• Queries are rejected if you do not specify all the clustering key columns. For example, if col3 is part of a clustering key, a query like SELECT * FROM table WHERE col1='a' and col2='b' and col3='c' and col4='d' and col5='e'; would work, but SELECT * FROM table WHERE col1='a' and col2='b' and col4='d' and col5='e'; would be rejected because col3 is missing. In practice, this means an attacker would need to know all the clustering key columns to prepare a valid payload.

No nested or stacked queries

  • CQL does not allow subqueries or other nested statements, so a query like SELECT * FROM table WHERE column=(SELECT column FROM table LIMIT 1); would be rejected. This eliminates many classic SQL injection tricks, especially for boolean-based injections.
  • Client drivers for CQL do not allow stacked queries (multiple queries separated by semicolons). This means we will not be able to run arbitrary queries by stacking them.
  • CQL lets you create user-defined functions (UDF) that can include arbitrary code. In the past, this feature has caused vulnerabilities such as remote code execution via CVE-2021-44521. However, since we cannot run stacked queries, we will not be able to create user-defined functions without directly connecting to the database.

CQL injections in the wild

CQL injection is still a relatively new topic, and while there are some blog posts out there, a lot of the information you will find is outdated or inaccurate. We examined existing posts about potential CQL injection scenarios like the one shown earlier and found that most of the suggested injection payloads don’t work, at least not in our test environment.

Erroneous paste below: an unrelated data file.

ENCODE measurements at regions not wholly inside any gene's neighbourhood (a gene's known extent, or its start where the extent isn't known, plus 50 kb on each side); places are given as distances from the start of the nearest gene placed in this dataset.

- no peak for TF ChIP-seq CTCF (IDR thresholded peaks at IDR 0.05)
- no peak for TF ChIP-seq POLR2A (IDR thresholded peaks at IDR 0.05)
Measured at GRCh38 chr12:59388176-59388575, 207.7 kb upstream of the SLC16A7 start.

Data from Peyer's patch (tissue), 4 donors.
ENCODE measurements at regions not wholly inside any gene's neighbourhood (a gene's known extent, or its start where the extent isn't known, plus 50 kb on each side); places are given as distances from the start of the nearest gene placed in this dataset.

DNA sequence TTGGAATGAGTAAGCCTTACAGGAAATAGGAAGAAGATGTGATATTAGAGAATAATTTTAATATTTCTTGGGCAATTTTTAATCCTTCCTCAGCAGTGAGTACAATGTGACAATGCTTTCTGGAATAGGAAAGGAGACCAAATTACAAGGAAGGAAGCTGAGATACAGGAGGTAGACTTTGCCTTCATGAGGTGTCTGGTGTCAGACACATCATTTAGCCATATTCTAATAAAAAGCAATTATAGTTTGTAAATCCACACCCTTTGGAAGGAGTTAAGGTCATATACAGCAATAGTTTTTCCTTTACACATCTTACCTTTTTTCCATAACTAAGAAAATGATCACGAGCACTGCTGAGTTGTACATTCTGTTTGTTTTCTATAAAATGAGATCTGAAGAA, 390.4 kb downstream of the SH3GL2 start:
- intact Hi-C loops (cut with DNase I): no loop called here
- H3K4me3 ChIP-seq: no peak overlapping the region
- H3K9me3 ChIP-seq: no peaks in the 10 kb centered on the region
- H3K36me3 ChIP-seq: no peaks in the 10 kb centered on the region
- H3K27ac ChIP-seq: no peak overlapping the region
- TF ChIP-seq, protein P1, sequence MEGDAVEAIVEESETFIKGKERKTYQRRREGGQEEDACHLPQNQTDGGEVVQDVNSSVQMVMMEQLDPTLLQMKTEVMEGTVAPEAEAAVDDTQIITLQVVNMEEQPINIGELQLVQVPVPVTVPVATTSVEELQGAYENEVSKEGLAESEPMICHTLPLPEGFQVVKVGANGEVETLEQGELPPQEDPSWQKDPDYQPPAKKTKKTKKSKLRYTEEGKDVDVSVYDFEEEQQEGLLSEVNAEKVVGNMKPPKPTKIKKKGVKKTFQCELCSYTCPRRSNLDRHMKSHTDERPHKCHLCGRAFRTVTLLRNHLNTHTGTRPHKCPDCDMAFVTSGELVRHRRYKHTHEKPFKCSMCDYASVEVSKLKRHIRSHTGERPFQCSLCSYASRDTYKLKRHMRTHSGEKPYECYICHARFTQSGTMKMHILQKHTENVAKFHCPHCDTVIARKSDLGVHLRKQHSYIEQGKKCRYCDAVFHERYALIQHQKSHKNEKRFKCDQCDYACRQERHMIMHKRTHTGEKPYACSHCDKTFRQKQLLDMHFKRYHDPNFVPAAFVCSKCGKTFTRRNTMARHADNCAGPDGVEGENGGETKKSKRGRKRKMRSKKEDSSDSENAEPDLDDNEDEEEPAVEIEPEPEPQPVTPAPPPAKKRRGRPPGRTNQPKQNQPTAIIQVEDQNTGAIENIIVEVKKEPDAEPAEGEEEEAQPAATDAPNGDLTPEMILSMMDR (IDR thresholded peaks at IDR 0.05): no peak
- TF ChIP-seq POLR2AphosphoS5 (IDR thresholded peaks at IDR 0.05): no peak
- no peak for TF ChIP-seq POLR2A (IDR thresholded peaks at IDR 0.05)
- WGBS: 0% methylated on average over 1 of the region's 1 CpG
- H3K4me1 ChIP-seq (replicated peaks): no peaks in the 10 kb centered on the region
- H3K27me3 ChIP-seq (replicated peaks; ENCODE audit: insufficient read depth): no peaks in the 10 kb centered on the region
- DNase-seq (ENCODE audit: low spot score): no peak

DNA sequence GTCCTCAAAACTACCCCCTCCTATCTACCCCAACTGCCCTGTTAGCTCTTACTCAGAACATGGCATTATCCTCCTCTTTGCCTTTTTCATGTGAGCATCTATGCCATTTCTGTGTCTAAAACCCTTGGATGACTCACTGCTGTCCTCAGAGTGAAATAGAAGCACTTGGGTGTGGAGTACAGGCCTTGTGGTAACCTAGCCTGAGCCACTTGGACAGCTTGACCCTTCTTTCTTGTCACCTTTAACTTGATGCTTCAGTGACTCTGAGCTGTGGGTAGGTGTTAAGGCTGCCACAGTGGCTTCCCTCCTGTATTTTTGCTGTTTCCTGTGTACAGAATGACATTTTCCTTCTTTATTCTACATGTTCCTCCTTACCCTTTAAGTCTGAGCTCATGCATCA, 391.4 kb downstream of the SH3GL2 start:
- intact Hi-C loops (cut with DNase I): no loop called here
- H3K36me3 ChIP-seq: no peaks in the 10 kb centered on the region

As of this writing, no CQL injection vulnerabilities have been found and disclosed in bug bounty programs. There are also no CVEs assigned to CQL injection vulnerabilities (except for the special case of user-defined functions mentioned above). No open-source tools are available for finding CQL injections, and almost all existing NoSQL injection tools are specific to MongoDB injection, with no specific CQL injection payloads.

Mitigating CQL injection vulnerabilities

All injection attacks are made possible by applications directly using unsanitized user-controllable data. As with SQL injection vulnerabilities, you can eliminate the risk of CQL injections by using parameterized queries (prepared statements) that prevent raw user input from making it into database queries. For example, the following CQL query uses parameterized queries:

const query = 'SELECT * FROM table WHERE col1=? and col2 =?';
const params = ['username', 'password'];
client.execute(query, params, { prepare: true }, callback);

In addition to using parameterized queries, it is always good practice to validate and filter user inputs, and also to apply context-sensitive encoding depending on how the data is used.

Is Apache Cassandra secure from injection attacks?

Our tests have shown that, like other NoSQL injection types, CQL injection attacks are technically possible. However, due to the limitations imposed by both the CQL language itself and the client drivers, it is really difficult to perform any practically useful CQL injections and exploit them further. Despite the syntactic similarities between SQL and CQL, very few of the standard SQL injection techniques can be successfully used against Cassandra databases.

Other than the very limited example described above, we have found no way to perform useful CQL injection attacks or extract data using any of the known techniques in our test environment. This makes Apache Cassandra a pretty secure database choice when it comes to injections, especially if elementary secure coding practices are followed in development. However, this is still a new area of study with lots of room for research on bypassing the limitations posted here, so it is likely that new methodologies will eventually emerge for exploiting CQL injection vulnerabilities.